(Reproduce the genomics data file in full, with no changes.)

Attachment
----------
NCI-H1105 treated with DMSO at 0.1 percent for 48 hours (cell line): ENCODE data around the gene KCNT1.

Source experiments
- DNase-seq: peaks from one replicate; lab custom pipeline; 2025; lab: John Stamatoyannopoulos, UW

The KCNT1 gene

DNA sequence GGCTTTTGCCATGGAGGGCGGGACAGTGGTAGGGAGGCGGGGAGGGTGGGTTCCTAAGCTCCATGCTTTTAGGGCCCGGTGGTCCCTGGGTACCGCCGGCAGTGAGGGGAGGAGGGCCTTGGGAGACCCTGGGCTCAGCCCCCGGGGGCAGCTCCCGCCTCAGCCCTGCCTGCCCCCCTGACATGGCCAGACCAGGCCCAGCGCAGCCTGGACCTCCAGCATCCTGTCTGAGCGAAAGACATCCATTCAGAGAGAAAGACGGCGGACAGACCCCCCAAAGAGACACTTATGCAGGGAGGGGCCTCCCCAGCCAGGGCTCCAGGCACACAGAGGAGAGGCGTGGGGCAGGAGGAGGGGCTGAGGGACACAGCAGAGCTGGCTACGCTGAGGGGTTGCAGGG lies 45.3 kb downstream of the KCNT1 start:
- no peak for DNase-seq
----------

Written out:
NCI-H1105 treated with DMSO at 0.1 percent for 48 hours (cell line): ENCODE data around the gene KCNT1.

Source experiments
- DNase-seq: peaks from one replicate; lab custom pipeline; 2025; lab: John Stamatoyannopoulos, UW

The KCNT1 gene

DNA sequence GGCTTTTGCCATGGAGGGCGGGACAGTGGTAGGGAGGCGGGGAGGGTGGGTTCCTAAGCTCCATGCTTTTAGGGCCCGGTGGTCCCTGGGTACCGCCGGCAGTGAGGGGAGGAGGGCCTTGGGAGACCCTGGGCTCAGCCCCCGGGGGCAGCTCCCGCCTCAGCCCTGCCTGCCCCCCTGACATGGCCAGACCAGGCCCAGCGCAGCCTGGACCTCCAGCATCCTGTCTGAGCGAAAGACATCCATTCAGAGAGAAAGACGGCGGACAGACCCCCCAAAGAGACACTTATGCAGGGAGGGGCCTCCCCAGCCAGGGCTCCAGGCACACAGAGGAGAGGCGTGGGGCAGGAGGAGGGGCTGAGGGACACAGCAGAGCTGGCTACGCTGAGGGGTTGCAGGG lies 45.3 kb downstream of the KCNT1 start:
- no peak for DNase-seq